For lifelong learning, England’s ELQ rule must be scrapped

Any savings on the student loan book will be dwarfed by the costs of making retraining harder, says Jo Johnson 

August 2, 2021
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In theory, the combination of England’s new “lifelong loan entitlement” (LLE) and the promised introduction of funding for sub-degree modules will make it easier for people to access learning more flexibly, spacing out their studies and potentially earning while they acquire new skills.

Since 2012-13, English students have been eligible for income-contingent loans only if they are studying at an intensity of 25 per cent or greater of a full-time equivalent course and are following a full course for a specified qualification. Academic research and evidence submitted to the Augar review indicate that this has been an important factor in the decline in the number of part-time adult learners. 

But there is a danger that the LLE, which the Skills and Post-16 Education Bill is paving the way towards, ends up a missed opportunity. One big reason for that is that the Treasury is tempted to water down the promised skills “revolution” by retaining the Equivalent or Lower Qualification rule (ELQ). 

The rule prevents those studying for a second higher education course at an equivalent or lower level to their first from receiving either fee loans or maintenance support, on the grounds that limited funding should be reserved for first-time students. 

The trouble is that the rule – which doesn’t exist in similar systems, such as Canada or Australia – treats tertiary education as a one-off event in a world in which people can expect to have multiple careers over their working lives. This runs directly counter to the LLE’s objectives.

My contention is that the economic costs of making retraining difficult will outweigh any savings on subsidies in the student loan book. We need a serious economic impact analysis of the ELQ rule before we can consider the secondary legislation on the LLE.

Since the rule was introduced in 2008, various governments have in effect acknowledged its flaws by peppering it with ever more complicated exceptions. Augar, in 2019, rightly recommended that the ELQ rule should be scrapped for those taking out loans for courses at levels 4, 5 and 6

The government’s reluctance would seem to stem from two things. First, the Treasury’s flawed conception of a course’s value for money, which crudely equates it to loan repayment rates. Second, an entirely misplaced faith in Whitehall’s ability to predict the skills needs of the economy. 

This short-sightedness is already at work in restrictions on which courses can be accessed through the new Lifetime Skills Guarantee, which offers funding for those aged 19 or over who do not already have a full level 3 qualification. The list of 400 eligible qualifications is based principally on wage returns, and it is striking that it includes not one creative arts and design course.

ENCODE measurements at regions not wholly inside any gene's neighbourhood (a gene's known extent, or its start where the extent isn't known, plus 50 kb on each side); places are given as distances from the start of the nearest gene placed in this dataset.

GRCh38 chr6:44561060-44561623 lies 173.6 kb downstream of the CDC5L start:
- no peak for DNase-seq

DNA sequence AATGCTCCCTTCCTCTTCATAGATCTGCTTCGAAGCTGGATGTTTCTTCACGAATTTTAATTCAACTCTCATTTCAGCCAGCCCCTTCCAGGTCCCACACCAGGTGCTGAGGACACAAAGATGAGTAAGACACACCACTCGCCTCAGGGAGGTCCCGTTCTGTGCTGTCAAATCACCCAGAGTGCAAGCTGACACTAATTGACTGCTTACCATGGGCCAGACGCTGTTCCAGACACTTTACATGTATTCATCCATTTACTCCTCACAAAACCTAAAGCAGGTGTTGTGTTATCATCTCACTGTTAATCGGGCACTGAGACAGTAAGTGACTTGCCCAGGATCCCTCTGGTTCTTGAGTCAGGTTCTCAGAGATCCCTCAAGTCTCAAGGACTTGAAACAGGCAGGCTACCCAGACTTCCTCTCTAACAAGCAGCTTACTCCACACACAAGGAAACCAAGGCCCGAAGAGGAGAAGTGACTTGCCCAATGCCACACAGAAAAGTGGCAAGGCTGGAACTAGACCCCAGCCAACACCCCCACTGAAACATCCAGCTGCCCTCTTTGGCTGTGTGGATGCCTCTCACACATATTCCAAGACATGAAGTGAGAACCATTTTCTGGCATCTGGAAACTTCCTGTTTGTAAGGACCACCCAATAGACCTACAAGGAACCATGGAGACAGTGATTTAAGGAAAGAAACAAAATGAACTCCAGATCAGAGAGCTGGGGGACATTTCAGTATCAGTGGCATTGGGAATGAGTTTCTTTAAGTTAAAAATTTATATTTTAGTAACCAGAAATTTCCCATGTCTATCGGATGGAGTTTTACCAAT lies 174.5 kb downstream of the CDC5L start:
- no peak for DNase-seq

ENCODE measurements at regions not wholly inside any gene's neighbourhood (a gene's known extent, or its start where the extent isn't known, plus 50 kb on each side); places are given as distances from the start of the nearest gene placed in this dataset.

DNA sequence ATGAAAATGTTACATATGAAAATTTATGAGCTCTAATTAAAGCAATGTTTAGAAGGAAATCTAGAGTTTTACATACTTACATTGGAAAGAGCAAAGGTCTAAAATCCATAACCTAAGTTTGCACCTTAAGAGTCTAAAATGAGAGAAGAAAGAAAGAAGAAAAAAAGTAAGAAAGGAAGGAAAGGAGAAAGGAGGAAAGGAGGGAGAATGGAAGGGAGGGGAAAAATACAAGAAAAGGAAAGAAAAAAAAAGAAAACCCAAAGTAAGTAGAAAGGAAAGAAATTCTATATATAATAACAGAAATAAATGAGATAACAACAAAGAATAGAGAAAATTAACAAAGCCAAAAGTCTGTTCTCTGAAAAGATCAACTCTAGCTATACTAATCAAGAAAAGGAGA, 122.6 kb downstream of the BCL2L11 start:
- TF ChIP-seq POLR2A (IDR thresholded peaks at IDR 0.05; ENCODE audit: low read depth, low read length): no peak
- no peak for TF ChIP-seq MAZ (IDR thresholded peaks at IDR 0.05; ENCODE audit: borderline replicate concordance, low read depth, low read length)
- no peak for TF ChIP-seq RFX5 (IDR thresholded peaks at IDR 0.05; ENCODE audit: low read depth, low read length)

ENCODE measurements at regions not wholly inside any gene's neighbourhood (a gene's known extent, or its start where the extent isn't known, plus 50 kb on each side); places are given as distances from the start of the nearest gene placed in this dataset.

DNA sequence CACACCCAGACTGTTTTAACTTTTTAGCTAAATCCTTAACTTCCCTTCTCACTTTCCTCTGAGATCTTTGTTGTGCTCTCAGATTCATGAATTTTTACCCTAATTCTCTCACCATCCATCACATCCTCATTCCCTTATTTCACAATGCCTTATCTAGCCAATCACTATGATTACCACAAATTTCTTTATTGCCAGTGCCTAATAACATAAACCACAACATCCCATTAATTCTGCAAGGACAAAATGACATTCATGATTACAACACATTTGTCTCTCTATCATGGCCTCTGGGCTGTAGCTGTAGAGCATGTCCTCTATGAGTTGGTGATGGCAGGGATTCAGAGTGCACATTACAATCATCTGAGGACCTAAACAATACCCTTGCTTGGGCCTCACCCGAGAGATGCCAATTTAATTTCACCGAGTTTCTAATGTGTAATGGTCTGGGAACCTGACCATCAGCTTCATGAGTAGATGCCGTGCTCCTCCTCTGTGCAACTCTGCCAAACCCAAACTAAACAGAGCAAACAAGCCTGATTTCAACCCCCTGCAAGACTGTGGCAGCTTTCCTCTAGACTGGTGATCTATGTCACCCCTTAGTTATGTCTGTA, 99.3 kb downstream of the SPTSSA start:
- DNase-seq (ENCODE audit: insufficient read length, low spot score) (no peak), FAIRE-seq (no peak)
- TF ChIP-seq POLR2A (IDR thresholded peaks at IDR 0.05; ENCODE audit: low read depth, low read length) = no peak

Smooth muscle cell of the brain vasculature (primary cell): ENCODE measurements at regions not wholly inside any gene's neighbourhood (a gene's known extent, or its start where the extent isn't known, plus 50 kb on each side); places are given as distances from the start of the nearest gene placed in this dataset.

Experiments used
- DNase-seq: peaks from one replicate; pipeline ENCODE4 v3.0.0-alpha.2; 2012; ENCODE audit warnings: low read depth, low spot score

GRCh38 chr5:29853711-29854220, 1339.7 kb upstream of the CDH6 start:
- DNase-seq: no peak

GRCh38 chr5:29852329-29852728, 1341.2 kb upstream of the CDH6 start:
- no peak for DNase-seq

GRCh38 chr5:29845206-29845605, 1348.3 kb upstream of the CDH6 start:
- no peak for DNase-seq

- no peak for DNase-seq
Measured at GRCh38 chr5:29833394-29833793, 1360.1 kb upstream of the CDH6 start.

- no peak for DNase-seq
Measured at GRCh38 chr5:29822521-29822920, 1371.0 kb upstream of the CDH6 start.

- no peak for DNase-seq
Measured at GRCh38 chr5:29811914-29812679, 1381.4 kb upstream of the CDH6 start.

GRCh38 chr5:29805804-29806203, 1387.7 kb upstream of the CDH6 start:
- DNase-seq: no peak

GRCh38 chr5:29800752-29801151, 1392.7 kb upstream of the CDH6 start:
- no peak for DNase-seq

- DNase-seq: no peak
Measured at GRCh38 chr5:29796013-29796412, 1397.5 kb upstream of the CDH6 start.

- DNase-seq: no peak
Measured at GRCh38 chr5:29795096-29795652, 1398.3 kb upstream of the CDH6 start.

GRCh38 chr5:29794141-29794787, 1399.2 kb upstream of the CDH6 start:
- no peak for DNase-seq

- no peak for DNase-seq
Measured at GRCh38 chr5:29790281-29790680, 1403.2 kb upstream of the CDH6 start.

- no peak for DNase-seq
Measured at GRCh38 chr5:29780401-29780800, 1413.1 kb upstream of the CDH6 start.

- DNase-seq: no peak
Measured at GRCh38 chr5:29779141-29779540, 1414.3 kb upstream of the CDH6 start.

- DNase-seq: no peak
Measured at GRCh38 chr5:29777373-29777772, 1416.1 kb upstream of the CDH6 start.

My fear is that the government now plans to use the legislation’s fine print to defund level 4-6 courses with lower rates of repayment (via a possible mix of student number controls, lower tuition fees and tougher minimum entry requirements). 

Again, this would hit arts and design courses. These fuel creative industries that were growing two-and-a-half times faster than the overall economy in the decade pre-Covid, generating enough tax revenue to repay the subsidy in the loan book many times over.

The government is under the misapprehension that such courses have grown like Japanese knotweed since the removal of student number controls, absorbing an ever greater share of precious subsidy in the loan book. This is incorrect. Between 2014-15 and 2019-20, they have grown 12 per cent, exactly in line with overall student numbers. 

So we also need a proper economic impact analysis of creative arts education. Policy is being driven by misconceptions and prejudices that are damaging our education system and harming one of the most dynamic and globally competitive sectors of the UK economy. 

Fixing some needlessly costly features of the loan system, such as the high repayment threshold (currently £27,295), would be a far better way to save costs than constraining student choice and stifling education for the creative industries and socially valuable but lower earning professions.

Lord Johnson is a former UK minister for universities, science, research and innovation. This is an edited version of a speech he gave in the House of Lords on 21 July.

POSTSCRIPT:

Print headline: Scrap ELQ for true progress

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Reader's comments (1)

Lord Johnson is quite right that the ELQ rule should be scrapped. Its introduction was both foolish and mean. Its continuation for nearly 15 years now has been immensely harmful to many, many would-be mature students.

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